When you sign a credit card offer, you’re signing on to all of the perks, points, and luxurious benefits. However, you’re also agreeing to the fees and penalties that come with it. When contacting a representative of your credit card company, you have to be extra prepared and extra persistent when asking for a fee waiver.
Another reason consumers might not be successful: They are not prepared. It’s important to know the tricks and proper phrasing to maximize your chances of getting the fee waived.
Although negotiating these fees can be more difficult, it is certainly possible. Consumers should remember they have more power and influence than they might realize. A bank, credit card issuer, or other institution spends ample time and money to attract you and onboard you as a customer. They would rather meet your needs — or at least meet you halfway — than lose you as a customer altogether.
This turns into retention offers.
A credit card issuer will extend a retention offer, or incentive, if you consider cancelling your credit card.
Retention offers vary from time to time, by issuer, and depending on your spending history. The offer will often entail a full or partial fee waiver, statement credit, bonus points, or another enticing gift.
First, prepare your argument. Know what you plan to say before you get on the phone. Make sure that you phrase your request carefully, especially if you have to get through layers of automation before speaking with a human being.
Don’t say: “I’d like to close down my account.” You probably don’t want the automated system to shut down your account on the spot.
Do say: “I’m considering closing down my account.” Let them know that you’re concerned about the annual fee — ask if they can waive it. If they can’t, they might have offers to justify the cost.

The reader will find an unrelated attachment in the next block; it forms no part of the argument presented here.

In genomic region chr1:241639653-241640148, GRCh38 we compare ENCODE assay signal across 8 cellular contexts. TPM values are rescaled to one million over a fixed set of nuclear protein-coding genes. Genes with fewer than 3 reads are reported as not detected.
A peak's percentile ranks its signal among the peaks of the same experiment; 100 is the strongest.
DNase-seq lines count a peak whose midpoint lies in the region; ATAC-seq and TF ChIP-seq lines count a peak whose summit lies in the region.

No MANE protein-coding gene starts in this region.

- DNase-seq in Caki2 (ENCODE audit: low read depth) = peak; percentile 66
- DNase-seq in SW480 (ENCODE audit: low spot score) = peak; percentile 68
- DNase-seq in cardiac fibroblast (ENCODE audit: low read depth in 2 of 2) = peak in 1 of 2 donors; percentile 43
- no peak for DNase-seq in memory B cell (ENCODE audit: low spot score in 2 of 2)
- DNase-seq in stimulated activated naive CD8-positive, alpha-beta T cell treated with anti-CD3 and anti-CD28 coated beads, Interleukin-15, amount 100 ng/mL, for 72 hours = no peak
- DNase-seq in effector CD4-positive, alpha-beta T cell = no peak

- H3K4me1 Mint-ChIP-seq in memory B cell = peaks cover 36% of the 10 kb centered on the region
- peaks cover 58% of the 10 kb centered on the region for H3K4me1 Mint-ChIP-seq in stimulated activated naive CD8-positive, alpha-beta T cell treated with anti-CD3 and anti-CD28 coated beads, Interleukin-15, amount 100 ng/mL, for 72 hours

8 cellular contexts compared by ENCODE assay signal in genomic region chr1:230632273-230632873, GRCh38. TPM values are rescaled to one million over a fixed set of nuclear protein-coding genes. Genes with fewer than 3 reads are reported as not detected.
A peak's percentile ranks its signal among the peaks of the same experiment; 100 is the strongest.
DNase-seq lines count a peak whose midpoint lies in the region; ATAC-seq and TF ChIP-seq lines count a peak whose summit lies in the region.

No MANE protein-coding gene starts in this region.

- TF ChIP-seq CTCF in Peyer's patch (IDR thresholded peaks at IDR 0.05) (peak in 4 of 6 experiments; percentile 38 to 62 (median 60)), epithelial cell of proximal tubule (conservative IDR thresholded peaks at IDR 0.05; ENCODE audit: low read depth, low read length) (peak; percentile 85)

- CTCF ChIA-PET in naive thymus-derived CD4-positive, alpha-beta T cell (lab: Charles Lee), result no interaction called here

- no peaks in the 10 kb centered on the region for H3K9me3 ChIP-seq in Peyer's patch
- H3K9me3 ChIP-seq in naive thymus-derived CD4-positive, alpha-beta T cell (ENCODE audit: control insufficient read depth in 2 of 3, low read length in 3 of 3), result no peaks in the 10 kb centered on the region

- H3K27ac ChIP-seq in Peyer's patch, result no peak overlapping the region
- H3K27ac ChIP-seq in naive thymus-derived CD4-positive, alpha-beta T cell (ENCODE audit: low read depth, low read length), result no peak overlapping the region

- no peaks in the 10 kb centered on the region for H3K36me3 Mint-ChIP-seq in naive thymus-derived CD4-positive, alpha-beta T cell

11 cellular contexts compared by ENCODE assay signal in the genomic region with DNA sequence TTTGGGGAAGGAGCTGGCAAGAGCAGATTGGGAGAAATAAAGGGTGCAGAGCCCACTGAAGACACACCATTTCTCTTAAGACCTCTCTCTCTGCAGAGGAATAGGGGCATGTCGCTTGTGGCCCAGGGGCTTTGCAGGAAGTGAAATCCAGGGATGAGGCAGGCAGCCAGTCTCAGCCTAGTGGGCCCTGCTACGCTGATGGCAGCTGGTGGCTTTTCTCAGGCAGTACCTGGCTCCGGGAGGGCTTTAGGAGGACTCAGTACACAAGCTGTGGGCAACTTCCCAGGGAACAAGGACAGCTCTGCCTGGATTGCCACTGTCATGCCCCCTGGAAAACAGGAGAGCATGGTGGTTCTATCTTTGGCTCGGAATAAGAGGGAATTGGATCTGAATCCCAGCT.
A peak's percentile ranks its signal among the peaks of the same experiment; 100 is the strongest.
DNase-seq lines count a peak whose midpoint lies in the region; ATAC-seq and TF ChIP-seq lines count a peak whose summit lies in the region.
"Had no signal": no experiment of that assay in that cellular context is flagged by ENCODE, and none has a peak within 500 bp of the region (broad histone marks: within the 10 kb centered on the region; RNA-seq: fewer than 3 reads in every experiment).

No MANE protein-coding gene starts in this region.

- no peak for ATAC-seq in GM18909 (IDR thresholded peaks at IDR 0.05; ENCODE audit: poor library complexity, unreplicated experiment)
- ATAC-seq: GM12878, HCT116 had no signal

If there are aspects of your policy that you enjoy, such as airline or hotel points, work those into your argument. Tell the representative that you enjoy your card’s perks, and you’ll pay the annual fee if they could give you more points.
Timing is everything
Time your request right. Many issuers require you to request a waiver within 30 or 60 days of the fee being applied to your account, or the statement closing date.
Ultimately, it’s your issuer’s decision whether they will waive the fee or extend a retention offer — unfortunately you won’t always succeed. Your payment history typically also affects whether or not they will accommodate your request.
Cushion has analyzed more than $13 billion worth of transactions. The top five issuers that offer credit cards with annual fees are: American Express, Bank of America, Capital One, Chase, and Citibank. Each company has their own policies for annual fee refunds.
Typically, American Express will entertain retention offers if you contact them to cancel or downgrade your card within 30 days of the statement closing date.
A couple of its most popular credit cards include the American Express Platinum Card® and American Express® Gold Card. The Platinum fee runs $550 per year, while the Gold is $250.
Bank of America
The Bank of America annual fee refund policy is more vague, moreso dependent on your credit card history. To be safe, contact your issuer after the fee has been posted to your account but before the statement due date. When negotiating a fee waiver or bonus points with the representative, focus on your value, loyalty, and history as a customer.
Bank of America has a fleet of 22 personal credit cards, a handful of which have annual fees that range from $59 to $99 per year.
The Capital One annual fee refund policy typically requires you to reach out within 30 days of the statement closing date if you’re thinking about cancelling your card.